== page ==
Background Training outside the operating room has become a mainstay of surgical education. Laparoscopic training often takes place in a simulation setting. Advanced laparoscopic procedures are now commonplace, even in third-world countries with minimal hospital resources. We sought to implement a low-cost laparoscopic skills curriculum in a general surgery residency program in East Africa.
Study Design The laparoscopic skills curriculum created and validated at the University of Kentucky was presented to the 10 general surgery residents at Tenwek Hospital. The curriculum and all materials were purchased for approximately $50 (USD). The residents in Kenya had access to laparoscopic trainer boxes and personal laptops to perform the simulations. Residents were timed on their performance at the initiation of the project and after 3 weeks of practice.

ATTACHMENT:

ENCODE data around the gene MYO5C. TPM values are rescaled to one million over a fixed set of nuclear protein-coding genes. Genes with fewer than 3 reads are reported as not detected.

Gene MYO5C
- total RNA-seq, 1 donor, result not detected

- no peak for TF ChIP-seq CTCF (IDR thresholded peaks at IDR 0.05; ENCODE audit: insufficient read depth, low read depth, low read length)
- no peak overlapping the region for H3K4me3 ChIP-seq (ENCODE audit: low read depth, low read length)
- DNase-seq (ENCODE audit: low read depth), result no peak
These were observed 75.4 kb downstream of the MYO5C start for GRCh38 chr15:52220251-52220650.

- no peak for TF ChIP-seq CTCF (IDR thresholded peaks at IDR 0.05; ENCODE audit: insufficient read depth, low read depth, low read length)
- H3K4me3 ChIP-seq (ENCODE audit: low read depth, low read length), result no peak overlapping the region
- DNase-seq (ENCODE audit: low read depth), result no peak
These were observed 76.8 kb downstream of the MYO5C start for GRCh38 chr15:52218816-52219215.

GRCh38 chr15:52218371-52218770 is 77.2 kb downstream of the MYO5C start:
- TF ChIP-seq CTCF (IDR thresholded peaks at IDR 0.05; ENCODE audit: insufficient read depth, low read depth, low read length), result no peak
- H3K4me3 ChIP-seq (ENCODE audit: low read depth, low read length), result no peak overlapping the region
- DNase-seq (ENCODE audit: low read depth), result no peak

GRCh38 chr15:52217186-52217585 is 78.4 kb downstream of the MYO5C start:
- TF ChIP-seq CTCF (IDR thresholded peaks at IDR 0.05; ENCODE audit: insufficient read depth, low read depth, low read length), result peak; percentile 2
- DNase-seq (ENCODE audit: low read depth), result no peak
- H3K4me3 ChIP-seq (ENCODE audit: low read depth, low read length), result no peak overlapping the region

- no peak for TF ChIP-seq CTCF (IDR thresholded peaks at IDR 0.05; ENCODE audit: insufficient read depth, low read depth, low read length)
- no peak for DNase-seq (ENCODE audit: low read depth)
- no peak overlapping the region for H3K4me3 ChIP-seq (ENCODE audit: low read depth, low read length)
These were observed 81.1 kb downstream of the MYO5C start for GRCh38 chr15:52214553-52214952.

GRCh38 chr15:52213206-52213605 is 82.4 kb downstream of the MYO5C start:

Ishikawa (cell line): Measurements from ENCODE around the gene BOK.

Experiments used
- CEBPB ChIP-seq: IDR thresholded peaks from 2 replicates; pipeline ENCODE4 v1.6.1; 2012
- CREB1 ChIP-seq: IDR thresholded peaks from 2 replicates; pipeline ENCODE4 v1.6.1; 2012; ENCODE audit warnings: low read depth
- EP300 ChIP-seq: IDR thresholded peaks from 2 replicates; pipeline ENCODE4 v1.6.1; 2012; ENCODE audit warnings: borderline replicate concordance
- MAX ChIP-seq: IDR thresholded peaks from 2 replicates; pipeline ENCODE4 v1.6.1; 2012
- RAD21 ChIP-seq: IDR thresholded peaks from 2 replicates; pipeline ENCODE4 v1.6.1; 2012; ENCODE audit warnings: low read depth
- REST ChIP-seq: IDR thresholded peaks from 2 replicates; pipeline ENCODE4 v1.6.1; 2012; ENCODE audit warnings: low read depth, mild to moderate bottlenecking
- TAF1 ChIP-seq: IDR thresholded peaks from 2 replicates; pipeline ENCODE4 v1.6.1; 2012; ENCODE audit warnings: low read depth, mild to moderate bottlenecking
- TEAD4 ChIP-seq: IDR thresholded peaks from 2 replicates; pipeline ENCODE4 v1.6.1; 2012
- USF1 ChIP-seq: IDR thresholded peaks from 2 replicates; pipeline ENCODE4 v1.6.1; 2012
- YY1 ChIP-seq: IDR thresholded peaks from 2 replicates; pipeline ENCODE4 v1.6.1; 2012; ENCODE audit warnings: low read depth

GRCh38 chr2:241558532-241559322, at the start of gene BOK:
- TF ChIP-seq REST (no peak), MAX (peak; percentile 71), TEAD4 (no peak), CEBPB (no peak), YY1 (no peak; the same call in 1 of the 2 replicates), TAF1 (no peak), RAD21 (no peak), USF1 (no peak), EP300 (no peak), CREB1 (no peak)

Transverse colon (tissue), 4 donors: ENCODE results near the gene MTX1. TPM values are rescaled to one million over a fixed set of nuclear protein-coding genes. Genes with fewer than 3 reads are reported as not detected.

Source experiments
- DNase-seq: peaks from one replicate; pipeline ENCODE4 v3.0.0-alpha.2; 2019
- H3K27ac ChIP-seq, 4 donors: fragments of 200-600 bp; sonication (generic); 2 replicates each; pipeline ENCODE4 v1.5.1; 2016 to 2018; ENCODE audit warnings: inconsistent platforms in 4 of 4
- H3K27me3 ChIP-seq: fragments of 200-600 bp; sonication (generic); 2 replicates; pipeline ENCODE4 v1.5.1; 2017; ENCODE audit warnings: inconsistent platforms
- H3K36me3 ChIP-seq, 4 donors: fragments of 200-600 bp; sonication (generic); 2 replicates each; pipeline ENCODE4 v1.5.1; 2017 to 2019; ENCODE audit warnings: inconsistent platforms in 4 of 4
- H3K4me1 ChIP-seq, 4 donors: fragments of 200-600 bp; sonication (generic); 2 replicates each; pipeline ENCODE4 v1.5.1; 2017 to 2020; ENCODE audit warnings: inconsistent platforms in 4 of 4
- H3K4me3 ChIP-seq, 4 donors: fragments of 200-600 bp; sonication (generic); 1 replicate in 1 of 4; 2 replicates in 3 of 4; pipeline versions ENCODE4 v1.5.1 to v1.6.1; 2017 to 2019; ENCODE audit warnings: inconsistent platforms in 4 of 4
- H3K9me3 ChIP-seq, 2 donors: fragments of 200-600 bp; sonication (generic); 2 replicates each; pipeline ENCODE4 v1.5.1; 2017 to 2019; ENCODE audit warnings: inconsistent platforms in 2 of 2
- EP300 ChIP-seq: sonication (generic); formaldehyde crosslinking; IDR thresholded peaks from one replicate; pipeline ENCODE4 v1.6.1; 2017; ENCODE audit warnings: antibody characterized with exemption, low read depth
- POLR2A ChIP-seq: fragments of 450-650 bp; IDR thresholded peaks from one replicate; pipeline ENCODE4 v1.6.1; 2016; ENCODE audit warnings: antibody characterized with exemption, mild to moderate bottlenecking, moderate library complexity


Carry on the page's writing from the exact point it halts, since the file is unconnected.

Results Residents were tested on 3 separate tasks (cannulation drill, peg board, and rope pass). At the initiation of the project, residents were unable to complete the 3 tasks chosen for timing without a critical error (i.e., dropping a peg out of view). After 3 weeks of independent practice, residents were able to successfully complete the tasks, nearing the time limits established in the curriculum manual. Additional practice and testing sessions are scheduled for the remainder of the year.
Conclusions Implementation of a low-cost laparoscopic skills curriculum in a third-world setting is feasible. This approach offers much-needed exposure and opportunities for residents with extremely limited resources and promises to be a vital aspect of the growing surgical residency training in third-world settings.
|Number of pages||5|
|Journal||Journal of Surgical Education|
|State||Published - Nov 1 2014|
Bibliographical notePublisher Copyright:
© 2014 Association of Program Directors in Surgery.
- surgical education
ASJC Scopus subject areas